Travel time to major cities: A global map of Accessibility
Software for creating accessibilty maps
This is a list of web sites and GIS extensions about computing raster based accessibility or travel time maps.
It is not an extensive list, but simply a starting point for developing your own accessibility models.
Any suggestions for additions to this list are
ArcGIS 9.2 with Spatial Analyst Extension
- Travel Time Cost Surface Model - Version 1.7 This cost surface model (CSM) calculates
travel-time, (in seconds), from either single or multiple starting location(s) to any given point within a
user-defined area. This model was specifically created for calculating travel times within national park units.
As such, this model can be used in the creation of monitoring designs which stratify sampling locations by
accessibility, and it can also be used as a planning tool for coordinating field work. The CSM output is
a raster map in which each cell value is the total number seconds it takes to reach the given cell from
the specified starting point(s). Link:
Travel Time Cost Surface Model - Version 1.7
Cost and path distance modelling The Cost functions are similar to Euclidean functions,
but instead of calculating the actual distance from one point to another, the Cost functions determine the
shortest weighted distance (or accumulated travel cost) from each cell to the nearest cell in the set of
source cells. The weighted distance functions apply distance in cost units, not in geographic units.
Cost Distance documentation, Link 2: Path Distance documentation
ArcView GIS 3.x with Spatial Analyst Extension
Accessibility Analyst: A simple and flexible GIS tool for deriving accessibility models The
Accessibility Analyst is a tool that has been programmed at
CIAT in order to automate the process of creating accessibility surfaces. In the past these surfaces had
to be laboriously created step by step within ESRI's Arc INFO software. The Accessibility Analyst can be
installed by anyone who has the ESRI ArcView 3 software with ArcView Spatial Analyst. Link:
Accessibility Analyst homepage
Modeling Physical Accessibility to Health Care (AccessMod©)
AccessMod© is a tool which has been designed in order to analyze physical
accessibility and population coverage capacity of an existing health facility network and to provide potential
solutions for scaling it up if necessary. This tool has been developed by WHO,
with the contribution of the Centres of Excellence (GEOIDE), through a collaboration with the faculty of
Medicine of the University of Sherbrooke and the School of Mathematical and Geospatial Sciences of the RMIT
University in Melbourne. AccessMod can be installed by anyone who has the ESRI ArcView 3 software with ArcView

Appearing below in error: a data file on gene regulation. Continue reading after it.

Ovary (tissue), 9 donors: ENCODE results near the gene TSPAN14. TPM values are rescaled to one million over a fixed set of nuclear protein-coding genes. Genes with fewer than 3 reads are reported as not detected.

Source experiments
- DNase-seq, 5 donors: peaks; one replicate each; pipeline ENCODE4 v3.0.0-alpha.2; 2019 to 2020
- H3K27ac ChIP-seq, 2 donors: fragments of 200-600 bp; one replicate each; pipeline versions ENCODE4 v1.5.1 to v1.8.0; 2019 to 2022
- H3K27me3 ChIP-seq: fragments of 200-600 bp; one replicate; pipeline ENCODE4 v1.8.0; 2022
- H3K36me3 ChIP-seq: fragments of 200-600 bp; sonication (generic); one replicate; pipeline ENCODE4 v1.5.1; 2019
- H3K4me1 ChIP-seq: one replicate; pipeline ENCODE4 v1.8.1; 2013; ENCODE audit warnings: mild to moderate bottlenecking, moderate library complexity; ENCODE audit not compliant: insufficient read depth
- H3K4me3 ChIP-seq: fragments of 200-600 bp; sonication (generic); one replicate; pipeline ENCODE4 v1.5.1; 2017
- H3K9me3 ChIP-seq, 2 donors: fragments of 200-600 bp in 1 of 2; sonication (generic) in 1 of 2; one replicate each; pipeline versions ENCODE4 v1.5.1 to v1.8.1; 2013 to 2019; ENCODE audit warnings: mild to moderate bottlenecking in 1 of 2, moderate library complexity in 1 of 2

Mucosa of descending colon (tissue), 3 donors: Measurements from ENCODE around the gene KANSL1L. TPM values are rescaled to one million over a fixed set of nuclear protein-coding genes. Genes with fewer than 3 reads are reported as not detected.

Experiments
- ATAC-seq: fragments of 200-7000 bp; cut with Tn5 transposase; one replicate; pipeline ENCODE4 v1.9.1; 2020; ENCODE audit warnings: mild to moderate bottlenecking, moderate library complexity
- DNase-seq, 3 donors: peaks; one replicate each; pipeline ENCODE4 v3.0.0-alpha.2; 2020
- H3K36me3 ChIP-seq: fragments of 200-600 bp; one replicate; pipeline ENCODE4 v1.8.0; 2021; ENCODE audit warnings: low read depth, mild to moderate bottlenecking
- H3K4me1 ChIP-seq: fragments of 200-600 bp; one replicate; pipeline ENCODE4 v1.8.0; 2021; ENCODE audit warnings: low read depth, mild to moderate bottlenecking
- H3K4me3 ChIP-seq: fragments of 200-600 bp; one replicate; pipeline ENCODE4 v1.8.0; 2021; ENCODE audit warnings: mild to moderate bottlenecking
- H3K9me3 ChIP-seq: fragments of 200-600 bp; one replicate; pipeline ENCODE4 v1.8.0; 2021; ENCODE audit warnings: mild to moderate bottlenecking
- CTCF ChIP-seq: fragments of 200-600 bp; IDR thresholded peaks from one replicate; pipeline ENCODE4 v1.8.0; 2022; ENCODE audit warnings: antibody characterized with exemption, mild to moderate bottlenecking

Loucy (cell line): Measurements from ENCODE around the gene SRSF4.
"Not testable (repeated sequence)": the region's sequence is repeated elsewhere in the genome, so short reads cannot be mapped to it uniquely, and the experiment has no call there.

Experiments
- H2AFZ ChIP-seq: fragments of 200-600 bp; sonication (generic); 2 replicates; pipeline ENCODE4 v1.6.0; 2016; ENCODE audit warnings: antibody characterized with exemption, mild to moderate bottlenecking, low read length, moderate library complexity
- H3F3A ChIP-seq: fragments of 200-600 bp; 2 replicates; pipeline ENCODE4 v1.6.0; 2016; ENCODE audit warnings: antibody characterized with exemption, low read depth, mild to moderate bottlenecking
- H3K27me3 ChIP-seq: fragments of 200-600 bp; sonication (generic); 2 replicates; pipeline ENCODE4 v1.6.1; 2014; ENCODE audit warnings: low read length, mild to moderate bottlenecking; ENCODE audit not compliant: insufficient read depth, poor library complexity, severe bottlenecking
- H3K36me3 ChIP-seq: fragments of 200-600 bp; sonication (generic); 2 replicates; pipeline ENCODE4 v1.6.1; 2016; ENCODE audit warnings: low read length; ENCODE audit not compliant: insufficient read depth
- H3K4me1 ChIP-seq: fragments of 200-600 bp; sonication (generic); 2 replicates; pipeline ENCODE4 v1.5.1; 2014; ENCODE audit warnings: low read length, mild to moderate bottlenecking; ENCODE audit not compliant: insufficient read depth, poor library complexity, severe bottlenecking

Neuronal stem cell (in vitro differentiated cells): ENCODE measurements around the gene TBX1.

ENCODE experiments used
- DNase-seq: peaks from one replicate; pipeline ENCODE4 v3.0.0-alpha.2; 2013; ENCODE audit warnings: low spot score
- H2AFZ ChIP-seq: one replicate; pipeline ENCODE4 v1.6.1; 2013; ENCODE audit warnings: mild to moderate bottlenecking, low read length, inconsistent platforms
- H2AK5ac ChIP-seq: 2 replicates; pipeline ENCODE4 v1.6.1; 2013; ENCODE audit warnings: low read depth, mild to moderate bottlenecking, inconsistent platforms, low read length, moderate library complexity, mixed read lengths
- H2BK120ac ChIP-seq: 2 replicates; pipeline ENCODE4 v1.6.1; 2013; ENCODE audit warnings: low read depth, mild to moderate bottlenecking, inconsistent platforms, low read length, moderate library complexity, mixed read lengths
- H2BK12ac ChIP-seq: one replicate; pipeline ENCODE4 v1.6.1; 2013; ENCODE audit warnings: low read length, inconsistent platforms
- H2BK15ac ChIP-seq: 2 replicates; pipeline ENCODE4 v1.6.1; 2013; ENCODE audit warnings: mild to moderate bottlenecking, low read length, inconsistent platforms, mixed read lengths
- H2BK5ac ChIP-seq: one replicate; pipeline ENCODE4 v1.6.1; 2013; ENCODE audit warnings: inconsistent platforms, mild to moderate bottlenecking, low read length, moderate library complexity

Spatial Analyst. Link: AccessMod homepage
Cost Distance Grid Tools This extension to ArcView 3 presents the Cost Distance and Cost
Path tools in the Spatial Analyst as a menu of choices added to the ArcView view GUI. The extension also
adds a tool to the view GUI allowing the user to enter points from which to return a least cost path.
The specific Avenue requests for each menu choice are described in the accompanying text file. Specific
information about the use of the request is available in the Arcview online help. Link:
Cost Distance Grid Tools
PathMatrix PATHMATRIX is an Arcview extension to compute matrices of effective geographic
distances among samples, based on a least-cost path algorithm. Punctual locations (points) or zones
encompassing sample data points (polygons) are used in conjunction with a species-specific friction map
representing the cost of movement through the landscape. Three different types of distances can be computed.
1) least-cost distance, 2) length of the least-cost path, 3) Euclidean distance. Matrices of effective
distances can then be exported to other software to test, for example, for isolation by distance.
FLOWMAP (State of the Art Windows Software for Analysis of Flow Data)
A program for the display of flows of goods and people on a map Flowmap is a software package
dedicated to analyzing and displaying interaction or flow data. This type of data is special in the sense
that there are two different geographic locations connected to each data item: An origin location where
the flow starts and an destination location where the flow ends. The flow data itself can be people
(e.g. commuters, shoppers, hospital visitors), goods, usage of agricultural services or telecommunication
and so on. Link: https://flowmap.geog.uu.nl/
GRASS GIS (Geographic Resources Analysis Support System)
Navigating Wilderness Areas with GRASS (Where 2.0 Presentation) A detailed description
of how to compute optimal routes over friction surfaces using GRASS and other Open Source software. GRASS
has two powerful cost functions r.cost
and r.walk. Both
functions include the option to search for the lowest cost route in 16 directions instead of 8 in the ESRI
cost functions. r.walk is similar to r.cost, but in addiction to a friction map, it considers an
anisotropic travel time due to the different walking speed associated with downhill and uphill movements.
GRASS is an official project of the Open Source Geospatial Foundation. Link:
ILWIS (Integrated Land and Water Information System)
Calculating distance with weights The Integrated Land and Water Information System (ILWIS)
is a PC-based GIS & Remote Sensing software, developed by ITC up to its last release (version 3.3) in 2005.
ILWIS comprises a complete package of image processing, spatial analysis and digital mapping. As per July 1st,
2007, ILWIS software is freely available ('as-is' and free of charge) as open source software (binaries and source code)
under the 52°North initiative (GPL license). This software version is called ILWIS 3.4 Open. Link 1:
ILWIS on 52°north, Link 2: Calculating distance with weights p 374 of Chapter 9 of the ILWIS 3.0 documentation